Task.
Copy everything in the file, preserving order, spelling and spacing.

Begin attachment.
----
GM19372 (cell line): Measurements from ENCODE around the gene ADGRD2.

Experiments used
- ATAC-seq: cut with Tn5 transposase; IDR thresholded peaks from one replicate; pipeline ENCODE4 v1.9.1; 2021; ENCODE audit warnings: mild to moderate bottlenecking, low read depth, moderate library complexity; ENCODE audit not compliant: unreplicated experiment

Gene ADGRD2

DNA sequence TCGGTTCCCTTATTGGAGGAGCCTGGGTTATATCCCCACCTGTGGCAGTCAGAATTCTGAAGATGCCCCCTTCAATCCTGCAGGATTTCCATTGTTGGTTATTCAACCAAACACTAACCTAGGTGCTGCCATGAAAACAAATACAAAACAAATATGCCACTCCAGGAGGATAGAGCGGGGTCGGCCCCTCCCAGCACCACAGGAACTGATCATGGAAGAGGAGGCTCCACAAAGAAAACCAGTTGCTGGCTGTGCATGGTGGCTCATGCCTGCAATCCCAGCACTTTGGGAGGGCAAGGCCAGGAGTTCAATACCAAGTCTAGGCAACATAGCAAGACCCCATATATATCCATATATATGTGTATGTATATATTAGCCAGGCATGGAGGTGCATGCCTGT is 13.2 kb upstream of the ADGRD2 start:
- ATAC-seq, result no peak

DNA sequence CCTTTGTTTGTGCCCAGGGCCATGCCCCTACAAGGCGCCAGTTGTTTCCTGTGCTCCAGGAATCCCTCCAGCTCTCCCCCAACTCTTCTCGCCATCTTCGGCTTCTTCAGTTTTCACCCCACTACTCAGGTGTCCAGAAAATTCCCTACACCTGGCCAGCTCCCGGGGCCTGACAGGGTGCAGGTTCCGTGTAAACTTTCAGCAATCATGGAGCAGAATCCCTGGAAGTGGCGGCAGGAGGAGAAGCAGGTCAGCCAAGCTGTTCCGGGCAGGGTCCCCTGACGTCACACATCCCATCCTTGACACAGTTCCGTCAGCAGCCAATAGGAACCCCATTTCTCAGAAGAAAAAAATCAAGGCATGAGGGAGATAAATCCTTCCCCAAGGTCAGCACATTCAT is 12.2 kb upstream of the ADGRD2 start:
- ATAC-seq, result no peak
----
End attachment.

GM19372 (cell line): Measurements from ENCODE around the gene ADGRD2.

Experiments used
- ATAC-seq: cut with Tn5 transposase; IDR thresholded peaks from one replicate; pipeline ENCODE4 v1.9.1; 2021; ENCODE audit warnings: mild to moderate bottlenecking, low read depth, moderate library complexity; ENCODE audit not compliant: unreplicated experiment

Gene ADGRD2

DNA sequence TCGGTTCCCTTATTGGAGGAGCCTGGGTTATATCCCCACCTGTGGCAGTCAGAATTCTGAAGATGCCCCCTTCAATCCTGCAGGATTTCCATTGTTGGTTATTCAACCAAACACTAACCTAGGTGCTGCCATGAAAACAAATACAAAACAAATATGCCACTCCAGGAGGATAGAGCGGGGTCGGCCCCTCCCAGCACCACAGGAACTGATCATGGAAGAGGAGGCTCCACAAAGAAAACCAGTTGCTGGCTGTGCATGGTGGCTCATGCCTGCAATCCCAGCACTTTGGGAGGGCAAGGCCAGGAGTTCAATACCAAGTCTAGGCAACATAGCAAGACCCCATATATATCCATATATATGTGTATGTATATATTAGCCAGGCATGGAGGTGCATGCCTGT is 13.2 kb upstream of the ADGRD2 start:
- ATAC-seq, result no peak

DNA sequence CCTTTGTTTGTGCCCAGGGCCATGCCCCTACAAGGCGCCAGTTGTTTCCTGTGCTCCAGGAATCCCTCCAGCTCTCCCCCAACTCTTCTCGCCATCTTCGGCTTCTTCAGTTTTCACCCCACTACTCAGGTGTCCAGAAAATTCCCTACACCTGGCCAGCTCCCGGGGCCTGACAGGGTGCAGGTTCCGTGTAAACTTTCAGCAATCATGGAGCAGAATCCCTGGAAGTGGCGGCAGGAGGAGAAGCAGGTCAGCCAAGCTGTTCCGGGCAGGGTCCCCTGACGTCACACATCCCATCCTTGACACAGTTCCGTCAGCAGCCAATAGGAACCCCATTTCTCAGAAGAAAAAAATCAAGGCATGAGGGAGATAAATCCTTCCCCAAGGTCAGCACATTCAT is 12.2 kb upstream of the ADGRD2 start:
- ATAC-seq, result no peak